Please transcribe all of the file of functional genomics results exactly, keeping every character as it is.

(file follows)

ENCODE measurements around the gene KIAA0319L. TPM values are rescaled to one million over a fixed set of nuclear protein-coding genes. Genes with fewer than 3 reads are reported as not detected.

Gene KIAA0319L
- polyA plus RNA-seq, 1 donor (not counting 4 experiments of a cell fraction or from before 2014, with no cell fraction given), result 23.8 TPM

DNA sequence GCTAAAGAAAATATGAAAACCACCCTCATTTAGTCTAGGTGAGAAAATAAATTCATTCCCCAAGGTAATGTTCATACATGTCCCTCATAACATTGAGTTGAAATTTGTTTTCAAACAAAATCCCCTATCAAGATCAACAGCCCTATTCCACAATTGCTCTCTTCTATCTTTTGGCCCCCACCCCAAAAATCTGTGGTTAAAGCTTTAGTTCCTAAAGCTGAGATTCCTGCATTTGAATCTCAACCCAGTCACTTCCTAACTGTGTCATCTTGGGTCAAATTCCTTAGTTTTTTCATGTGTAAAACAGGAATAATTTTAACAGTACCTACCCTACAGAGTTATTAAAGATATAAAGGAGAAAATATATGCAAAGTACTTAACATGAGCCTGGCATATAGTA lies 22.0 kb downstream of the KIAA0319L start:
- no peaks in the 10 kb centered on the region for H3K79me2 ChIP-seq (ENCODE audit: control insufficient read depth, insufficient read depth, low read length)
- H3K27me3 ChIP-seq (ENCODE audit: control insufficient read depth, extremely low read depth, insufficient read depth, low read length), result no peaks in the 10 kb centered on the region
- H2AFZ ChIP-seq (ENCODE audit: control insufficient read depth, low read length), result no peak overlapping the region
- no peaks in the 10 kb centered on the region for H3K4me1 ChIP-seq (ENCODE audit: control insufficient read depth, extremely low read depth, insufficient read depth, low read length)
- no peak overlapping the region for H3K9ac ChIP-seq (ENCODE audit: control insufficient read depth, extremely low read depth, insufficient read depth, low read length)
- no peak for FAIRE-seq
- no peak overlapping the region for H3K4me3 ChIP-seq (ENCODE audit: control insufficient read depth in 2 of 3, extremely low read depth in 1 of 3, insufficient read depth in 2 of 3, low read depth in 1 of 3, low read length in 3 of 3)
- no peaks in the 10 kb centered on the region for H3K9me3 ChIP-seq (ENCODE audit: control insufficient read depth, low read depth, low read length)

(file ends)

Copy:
ENCODE measurements around the gene KIAA0319L. TPM values are rescaled to one million over a fixed set of nuclear protein-coding genes. Genes with fewer than 3 reads are reported as not detected.

Gene KIAA0319L
- polyA plus RNA-seq, 1 donor (not counting 4 experiments of a cell fraction or from before 2014, with no cell fraction given), result 23.8 TPM

DNA sequence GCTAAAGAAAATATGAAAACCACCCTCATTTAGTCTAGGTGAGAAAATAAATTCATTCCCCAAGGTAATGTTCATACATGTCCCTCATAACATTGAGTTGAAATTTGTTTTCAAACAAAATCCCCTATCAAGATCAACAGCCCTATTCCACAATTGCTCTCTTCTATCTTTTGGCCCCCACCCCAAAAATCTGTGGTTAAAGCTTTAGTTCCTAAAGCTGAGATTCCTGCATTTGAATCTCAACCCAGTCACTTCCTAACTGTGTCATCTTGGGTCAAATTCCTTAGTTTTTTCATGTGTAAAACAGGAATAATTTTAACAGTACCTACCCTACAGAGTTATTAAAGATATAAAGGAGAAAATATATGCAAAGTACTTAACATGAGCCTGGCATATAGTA lies 22.0 kb downstream of the KIAA0319L start:
- no peaks in the 10 kb centered on the region for H3K79me2 ChIP-seq (ENCODE audit: control insufficient read depth, insufficient read depth, low read length)
- H3K27me3 ChIP-seq (ENCODE audit: control insufficient read depth, extremely low read depth, insufficient read depth, low read length), result no peaks in the 10 kb centered on the region
- H2AFZ ChIP-seq (ENCODE audit: control insufficient read depth, low read length), result no peak overlapping the region
- no peaks in the 10 kb centered on the region for H3K4me1 ChIP-seq (ENCODE audit: control insufficient read depth, extremely low read depth, insufficient read depth, low read length)
- no peak overlapping the region for H3K9ac ChIP-seq (ENCODE audit: control insufficient read depth, extremely low read depth, insufficient read depth, low read length)
- no peak for FAIRE-seq
- no peak overlapping the region for H3K4me3 ChIP-seq (ENCODE audit: control insufficient read depth in 2 of 3, extremely low read depth in 1 of 3, insufficient read depth in 2 of 3, low read depth in 1 of 3, low read length in 3 of 3)
- no peaks in the 10 kb centered on the region for H3K9me3 ChIP-seq (ENCODE audit: control insufficient read depth, low read depth, low read length)